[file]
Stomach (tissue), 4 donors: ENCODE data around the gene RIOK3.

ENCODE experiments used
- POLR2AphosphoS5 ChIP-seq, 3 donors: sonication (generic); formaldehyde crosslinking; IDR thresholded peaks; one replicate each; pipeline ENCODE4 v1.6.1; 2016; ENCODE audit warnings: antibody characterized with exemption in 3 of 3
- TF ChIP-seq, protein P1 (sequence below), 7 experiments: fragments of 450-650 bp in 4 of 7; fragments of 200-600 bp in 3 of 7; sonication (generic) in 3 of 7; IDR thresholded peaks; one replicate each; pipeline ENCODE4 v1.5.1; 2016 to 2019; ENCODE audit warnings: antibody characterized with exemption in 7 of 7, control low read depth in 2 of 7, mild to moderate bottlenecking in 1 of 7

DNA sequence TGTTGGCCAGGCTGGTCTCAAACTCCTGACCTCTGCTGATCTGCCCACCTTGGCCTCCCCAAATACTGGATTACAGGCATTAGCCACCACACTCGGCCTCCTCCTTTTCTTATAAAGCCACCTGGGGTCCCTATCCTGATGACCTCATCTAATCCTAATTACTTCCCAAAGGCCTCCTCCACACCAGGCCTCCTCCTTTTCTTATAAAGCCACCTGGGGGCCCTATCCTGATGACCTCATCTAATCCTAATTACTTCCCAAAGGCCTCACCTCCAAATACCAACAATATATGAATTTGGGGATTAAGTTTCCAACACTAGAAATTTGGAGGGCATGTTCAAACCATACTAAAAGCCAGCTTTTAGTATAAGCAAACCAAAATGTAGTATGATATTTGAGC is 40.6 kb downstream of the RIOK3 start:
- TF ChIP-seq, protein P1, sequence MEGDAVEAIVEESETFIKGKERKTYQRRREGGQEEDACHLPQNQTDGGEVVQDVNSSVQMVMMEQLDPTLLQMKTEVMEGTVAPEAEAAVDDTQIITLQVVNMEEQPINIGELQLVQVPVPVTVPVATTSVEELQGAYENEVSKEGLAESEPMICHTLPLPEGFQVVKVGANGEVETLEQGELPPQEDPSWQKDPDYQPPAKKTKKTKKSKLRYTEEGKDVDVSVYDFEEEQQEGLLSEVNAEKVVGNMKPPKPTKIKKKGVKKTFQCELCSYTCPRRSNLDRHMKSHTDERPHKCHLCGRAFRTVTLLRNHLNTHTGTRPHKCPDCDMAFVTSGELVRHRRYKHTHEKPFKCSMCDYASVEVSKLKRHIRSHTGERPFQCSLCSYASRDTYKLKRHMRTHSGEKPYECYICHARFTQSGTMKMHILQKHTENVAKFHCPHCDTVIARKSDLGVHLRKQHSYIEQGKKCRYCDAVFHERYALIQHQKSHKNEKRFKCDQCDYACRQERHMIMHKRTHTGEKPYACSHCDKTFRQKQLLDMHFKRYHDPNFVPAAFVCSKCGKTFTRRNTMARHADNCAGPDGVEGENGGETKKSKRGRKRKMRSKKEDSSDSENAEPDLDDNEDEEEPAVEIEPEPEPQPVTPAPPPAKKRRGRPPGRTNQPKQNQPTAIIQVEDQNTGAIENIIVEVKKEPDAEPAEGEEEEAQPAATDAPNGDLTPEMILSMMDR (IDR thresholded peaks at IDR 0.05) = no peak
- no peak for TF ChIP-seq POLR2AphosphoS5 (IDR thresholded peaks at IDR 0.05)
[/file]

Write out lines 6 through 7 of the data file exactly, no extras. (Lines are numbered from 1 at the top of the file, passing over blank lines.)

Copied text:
- TF ChIP-seq, protein P1, sequence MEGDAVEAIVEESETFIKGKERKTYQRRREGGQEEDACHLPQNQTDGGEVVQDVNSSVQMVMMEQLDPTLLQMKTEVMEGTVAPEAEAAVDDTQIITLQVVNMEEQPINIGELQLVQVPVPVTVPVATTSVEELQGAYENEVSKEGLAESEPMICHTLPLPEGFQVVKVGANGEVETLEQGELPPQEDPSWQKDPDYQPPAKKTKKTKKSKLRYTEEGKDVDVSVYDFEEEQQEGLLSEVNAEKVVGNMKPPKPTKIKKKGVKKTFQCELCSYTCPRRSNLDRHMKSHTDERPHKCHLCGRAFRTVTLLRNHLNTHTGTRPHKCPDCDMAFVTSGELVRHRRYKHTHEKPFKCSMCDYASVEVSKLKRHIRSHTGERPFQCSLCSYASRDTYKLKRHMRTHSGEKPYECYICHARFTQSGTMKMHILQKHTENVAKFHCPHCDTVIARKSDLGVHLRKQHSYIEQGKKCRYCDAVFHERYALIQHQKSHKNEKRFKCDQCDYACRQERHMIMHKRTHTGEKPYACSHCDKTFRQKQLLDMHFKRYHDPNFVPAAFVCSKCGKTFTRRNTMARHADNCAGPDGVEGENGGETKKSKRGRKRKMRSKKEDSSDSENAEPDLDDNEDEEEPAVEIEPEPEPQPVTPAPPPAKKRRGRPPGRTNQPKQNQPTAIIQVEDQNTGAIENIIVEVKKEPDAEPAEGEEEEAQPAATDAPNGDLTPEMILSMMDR (IDR thresholded peaks at IDR 0.05) = no peak
- no peak for TF ChIP-seq POLR2AphosphoS5 (IDR thresholded peaks at IDR 0.05)